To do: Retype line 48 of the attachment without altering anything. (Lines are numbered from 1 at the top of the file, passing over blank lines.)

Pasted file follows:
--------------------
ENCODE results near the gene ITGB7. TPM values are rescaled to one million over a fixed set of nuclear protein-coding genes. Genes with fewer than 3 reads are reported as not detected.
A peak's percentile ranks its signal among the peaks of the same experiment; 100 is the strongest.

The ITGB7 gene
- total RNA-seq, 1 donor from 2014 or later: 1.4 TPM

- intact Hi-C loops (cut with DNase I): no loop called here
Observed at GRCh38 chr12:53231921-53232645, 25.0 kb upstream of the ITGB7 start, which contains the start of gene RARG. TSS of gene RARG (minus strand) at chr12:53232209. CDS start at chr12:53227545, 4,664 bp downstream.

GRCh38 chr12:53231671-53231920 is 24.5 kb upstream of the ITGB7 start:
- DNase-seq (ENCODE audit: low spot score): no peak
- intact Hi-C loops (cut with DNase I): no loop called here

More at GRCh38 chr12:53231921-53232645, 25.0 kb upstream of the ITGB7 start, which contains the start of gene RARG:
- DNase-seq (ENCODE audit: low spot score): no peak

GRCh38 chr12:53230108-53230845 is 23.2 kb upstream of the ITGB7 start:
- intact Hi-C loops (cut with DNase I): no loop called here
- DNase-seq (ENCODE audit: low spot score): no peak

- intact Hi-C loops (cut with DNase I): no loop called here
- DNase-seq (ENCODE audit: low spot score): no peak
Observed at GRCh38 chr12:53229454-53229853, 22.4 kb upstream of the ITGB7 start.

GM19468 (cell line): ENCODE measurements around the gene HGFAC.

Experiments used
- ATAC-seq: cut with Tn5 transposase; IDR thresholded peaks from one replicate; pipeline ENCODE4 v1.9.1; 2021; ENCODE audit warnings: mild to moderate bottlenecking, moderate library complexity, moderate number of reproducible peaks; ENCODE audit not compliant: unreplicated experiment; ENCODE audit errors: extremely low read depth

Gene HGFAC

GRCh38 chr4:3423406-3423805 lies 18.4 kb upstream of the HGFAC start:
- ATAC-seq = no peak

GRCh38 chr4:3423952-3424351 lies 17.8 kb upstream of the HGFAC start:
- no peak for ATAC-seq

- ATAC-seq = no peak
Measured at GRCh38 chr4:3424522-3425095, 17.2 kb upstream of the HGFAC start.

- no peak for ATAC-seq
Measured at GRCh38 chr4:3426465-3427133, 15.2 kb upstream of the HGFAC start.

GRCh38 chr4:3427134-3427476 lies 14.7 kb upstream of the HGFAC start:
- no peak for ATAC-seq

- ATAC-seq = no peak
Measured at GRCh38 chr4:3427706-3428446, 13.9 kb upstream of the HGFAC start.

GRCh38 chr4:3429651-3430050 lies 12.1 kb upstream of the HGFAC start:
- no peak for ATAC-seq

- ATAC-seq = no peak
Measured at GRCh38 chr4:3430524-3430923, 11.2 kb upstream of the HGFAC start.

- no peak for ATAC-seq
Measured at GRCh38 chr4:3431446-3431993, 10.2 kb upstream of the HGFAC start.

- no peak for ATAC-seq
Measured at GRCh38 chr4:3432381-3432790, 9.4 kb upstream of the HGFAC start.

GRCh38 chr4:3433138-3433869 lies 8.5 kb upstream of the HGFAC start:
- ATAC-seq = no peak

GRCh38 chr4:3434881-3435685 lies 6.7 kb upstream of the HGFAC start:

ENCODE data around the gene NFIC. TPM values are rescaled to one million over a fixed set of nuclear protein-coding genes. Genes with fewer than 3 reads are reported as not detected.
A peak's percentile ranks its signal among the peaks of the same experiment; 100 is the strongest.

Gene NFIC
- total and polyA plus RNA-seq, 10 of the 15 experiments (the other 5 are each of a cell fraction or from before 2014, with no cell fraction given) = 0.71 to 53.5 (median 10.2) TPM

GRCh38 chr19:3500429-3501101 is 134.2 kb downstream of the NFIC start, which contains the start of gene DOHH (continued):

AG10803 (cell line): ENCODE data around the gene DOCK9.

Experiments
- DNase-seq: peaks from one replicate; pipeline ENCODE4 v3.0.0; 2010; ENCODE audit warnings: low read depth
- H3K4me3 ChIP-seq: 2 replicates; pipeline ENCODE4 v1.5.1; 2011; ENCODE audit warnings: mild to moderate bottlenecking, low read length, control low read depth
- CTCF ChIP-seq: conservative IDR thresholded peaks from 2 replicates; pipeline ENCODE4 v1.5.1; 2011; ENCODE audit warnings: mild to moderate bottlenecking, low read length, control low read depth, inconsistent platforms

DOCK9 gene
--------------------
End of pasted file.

- total and polyA plus RNA-seq, 10 of the 15 experiments (the other 5 are each of a cell fraction or from before 2014, with no cell fraction given) = 0.71 to 53.5 (median 10.2) TPM